Theresa has progressed well. Taking an HIV test was a big step for her. “She was worried about this, but it was clear. She’s back into education – and she has responded exceptionally well. She’s put weight on and is a lot healthier, more bubbly,” says Reece.
“We discussed with the children’s guardian that we wanted to accommodate Theresa – and her mum agreed – so that we could support her better and monitor her progress,” says Reece, realising the benefits – continuing social work support in particular – that she could receive under section 20 of the Children Act 1989 coupled with the Children (Leaving Care) Act 2000.
Theresa is now set to return to London where she will be placed in semi-independent accommodation, continue her education and receive support until she reaches 18.
Shirley has been the lynchpin, says Reece: “She’s worked exceptionally well with Theresa -Êthey have an excellent relationship.
“She is also taking the matter of the alleged rape forward herself – so she’s gaining confidence in herself to tackle these things. All the inner strength is there and it’s coming out slowly but surely,” says Reece. It’s also a sign that she’s also learning to trust again.
Arguments for risk
- The workers tried everything to persuade Theresa to work with them but she simply absconded at every opportunity. However, Theresa’s turning up at her mother’s, the drop-in centre, children’s home and social services offices all indicated a cry for help.
- Theresa would deny that she was into drugs and prostitution or that she had a controlling adult in her life, but evidence suggested otherwise. She needed to be removed from this environment.
- The adults in her life gave Theresa little to believe in – particularly her mother. On one occasion, she disclosed that one of her mother’s boyfriends had sexually abused her twice. Her mother flatly refused to believe it. This caused Theresa to run away again. Despite efforts to persuade Theresa to give them a chance to work with her, Theresa simply had no trust that she wouldn’t be let down again. She started to use adults in the way she perceived they used her.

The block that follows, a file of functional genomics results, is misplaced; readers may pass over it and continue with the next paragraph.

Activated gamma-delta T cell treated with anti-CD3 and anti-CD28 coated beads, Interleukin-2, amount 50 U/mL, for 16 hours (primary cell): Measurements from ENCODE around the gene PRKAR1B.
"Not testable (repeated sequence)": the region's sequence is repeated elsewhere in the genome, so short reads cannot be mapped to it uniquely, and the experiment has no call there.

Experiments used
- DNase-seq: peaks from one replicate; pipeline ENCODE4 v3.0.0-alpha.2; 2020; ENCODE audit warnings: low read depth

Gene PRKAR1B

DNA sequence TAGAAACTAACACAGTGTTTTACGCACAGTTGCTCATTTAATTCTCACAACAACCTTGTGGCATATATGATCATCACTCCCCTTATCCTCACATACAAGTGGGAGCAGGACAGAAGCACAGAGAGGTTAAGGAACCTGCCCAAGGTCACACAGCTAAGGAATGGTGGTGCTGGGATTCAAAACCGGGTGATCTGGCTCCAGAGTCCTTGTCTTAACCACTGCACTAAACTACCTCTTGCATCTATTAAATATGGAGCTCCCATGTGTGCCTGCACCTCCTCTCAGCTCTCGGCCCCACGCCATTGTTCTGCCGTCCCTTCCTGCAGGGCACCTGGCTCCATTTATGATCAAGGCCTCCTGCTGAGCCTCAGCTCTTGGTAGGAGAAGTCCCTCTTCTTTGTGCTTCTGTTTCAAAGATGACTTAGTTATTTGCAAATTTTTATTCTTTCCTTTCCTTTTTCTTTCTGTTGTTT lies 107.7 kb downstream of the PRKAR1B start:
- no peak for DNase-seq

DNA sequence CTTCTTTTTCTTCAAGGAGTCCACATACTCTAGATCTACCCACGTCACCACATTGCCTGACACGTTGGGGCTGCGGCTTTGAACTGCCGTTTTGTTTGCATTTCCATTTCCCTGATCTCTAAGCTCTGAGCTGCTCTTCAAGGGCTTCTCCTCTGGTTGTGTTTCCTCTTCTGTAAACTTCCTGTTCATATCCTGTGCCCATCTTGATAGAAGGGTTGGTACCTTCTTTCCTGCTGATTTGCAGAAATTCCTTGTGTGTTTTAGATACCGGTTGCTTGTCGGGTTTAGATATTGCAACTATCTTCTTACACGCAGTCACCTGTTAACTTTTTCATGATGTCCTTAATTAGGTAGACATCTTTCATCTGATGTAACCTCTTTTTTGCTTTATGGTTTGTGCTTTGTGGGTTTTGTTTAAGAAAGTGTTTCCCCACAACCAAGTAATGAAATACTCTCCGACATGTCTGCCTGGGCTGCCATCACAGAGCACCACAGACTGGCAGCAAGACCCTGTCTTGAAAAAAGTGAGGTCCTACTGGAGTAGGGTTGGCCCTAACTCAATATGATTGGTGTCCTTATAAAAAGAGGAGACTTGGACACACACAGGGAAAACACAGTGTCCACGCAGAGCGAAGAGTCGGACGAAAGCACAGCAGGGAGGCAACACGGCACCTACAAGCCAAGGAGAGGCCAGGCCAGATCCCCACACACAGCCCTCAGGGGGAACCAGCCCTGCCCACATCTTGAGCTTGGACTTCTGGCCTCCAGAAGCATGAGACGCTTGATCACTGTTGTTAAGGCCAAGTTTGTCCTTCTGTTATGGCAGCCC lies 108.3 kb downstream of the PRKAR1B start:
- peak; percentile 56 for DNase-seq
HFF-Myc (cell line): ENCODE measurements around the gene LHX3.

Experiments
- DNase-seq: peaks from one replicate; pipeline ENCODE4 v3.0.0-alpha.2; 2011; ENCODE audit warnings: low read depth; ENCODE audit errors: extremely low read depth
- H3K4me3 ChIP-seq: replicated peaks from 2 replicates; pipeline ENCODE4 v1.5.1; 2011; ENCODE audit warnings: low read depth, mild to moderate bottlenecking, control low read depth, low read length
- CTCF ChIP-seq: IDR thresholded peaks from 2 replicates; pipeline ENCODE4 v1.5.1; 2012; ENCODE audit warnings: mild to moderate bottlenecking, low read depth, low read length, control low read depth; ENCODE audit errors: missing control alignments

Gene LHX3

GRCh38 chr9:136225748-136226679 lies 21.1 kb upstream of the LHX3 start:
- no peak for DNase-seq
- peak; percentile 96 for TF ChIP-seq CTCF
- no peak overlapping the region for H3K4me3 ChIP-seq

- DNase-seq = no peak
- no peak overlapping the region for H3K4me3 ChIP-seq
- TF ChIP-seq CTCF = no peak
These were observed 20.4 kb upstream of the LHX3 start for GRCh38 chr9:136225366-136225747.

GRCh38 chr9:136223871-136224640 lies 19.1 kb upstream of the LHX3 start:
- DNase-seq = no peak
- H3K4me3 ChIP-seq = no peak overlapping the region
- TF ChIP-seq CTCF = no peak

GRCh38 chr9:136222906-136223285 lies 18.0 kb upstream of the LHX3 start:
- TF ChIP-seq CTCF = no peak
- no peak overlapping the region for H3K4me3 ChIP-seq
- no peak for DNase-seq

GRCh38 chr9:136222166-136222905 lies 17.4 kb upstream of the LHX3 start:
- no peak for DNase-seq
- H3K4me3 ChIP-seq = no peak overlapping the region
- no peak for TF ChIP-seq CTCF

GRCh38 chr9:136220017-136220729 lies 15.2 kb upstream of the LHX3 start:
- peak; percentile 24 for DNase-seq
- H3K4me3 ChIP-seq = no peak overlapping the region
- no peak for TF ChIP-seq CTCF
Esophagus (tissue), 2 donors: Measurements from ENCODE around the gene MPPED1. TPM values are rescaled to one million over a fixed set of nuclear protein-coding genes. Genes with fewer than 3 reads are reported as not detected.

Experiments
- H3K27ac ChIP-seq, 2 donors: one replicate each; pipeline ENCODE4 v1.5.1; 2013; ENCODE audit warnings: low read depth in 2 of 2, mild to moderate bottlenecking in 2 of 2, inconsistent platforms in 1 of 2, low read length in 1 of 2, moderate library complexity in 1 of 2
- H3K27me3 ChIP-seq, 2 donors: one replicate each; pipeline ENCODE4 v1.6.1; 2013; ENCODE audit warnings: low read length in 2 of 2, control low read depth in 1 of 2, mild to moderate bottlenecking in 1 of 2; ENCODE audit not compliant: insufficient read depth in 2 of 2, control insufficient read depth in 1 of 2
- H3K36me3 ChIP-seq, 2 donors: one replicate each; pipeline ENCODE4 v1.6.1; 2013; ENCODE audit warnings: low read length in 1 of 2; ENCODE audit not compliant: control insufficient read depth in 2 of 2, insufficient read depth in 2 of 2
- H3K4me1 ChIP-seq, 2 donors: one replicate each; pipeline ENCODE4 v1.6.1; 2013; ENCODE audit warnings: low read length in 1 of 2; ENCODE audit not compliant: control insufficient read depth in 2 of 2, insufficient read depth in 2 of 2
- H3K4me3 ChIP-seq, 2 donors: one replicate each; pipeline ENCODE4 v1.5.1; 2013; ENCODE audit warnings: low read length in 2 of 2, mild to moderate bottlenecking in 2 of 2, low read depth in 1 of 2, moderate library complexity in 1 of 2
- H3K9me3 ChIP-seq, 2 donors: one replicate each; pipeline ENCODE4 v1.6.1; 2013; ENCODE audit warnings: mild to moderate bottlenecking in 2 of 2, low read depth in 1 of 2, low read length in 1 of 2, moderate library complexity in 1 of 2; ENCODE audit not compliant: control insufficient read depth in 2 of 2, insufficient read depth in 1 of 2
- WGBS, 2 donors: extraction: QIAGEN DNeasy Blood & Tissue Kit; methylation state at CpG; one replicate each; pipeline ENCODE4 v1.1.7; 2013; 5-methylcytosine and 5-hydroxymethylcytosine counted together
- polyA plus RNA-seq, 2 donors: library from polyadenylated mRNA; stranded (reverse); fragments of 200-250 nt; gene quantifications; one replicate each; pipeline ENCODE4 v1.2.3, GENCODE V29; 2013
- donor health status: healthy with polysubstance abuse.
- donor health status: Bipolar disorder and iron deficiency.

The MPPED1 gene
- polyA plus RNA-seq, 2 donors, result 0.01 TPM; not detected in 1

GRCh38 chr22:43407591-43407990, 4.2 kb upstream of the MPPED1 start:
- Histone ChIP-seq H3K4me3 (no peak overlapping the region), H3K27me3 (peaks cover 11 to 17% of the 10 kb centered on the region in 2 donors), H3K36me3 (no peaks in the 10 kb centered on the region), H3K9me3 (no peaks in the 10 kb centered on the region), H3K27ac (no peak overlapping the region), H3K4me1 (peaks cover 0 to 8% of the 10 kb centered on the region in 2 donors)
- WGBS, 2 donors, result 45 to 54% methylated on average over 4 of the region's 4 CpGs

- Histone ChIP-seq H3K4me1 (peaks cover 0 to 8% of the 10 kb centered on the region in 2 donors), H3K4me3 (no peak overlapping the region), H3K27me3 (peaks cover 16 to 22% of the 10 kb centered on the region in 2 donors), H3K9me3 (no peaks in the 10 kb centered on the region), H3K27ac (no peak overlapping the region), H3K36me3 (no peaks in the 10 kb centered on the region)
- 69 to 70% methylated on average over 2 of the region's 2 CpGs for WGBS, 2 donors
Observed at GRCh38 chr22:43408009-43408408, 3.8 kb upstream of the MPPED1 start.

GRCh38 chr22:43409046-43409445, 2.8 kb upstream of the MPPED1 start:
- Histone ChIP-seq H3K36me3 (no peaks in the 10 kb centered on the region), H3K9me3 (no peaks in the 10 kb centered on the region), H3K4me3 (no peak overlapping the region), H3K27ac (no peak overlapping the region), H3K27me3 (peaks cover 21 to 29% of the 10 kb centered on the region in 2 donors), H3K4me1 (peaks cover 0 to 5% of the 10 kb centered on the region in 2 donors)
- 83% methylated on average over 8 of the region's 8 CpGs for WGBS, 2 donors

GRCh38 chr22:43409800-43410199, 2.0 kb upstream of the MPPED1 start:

Arguments against risk
- Secure accommodation is not a route to be pursued lightly. For people who abscond regularly, the notion that they will be, if necessary, physically prevented from doing so can have a devastating effect. This restriction could lead to increased aggression and reinforce the “me and them” mentality that Theresa holds about adults.
- Couple this enforced restriction with the similarly enforced removal of drug use, and add in her confused and rebellious attitudes, and there is a risk that the chances of Theresa self-harming or worse would not only increase but become a real probability.
- It could be argued that better co-ordination of those involved in her life could have presented a stronger, more consistent message to Theresa. As well as her family, she was known to the social work service, police, drop-in centre and children’s home – all of which have a strong presence in the community. Regular meetings would have ensured that communication between all parties was maximised.
Working in a situation where danger is as prominent as it was in this case can place social workers under extreme pressure to act decisively, even when they have grave doubts about the likely effectiveness of their actions, writes Patrick Ayre.
Children in danger expose all those working with them to risks including exposure in the media, censure within their organisations, negligence claims in court and blame for any tragic outcomes. When we work to minimise risk, we must always ask ourselves whether we are focusing mainly on reducing the risk to ourselves or on the risk to the child.
Faced with a young woman such as Theresa whose health and well-being are seriously threatened by the life she is leading, it is a brave practitioner who would not think seriously about the use of secure accommodation. However, the possible adverse effects of such a step are set out in the case description.
The forces that keep young people within lifestyles characterised by drug use and prostitution are often complex ones. And “rescuing” them by simply lifting them out of the circumstances in which they are found all too often leads to a speedy return as soon as our backs are turned. However, when a young person has a basic desire to change, however well hidden beneath a defiant and rebellious exterior, secure accommodation can offer a safe and secure space within which her life chances can start to be reframed.
Patrick Ayre is senior lecturer, applied social studies department, University of Luton and an independent child welfare consultant.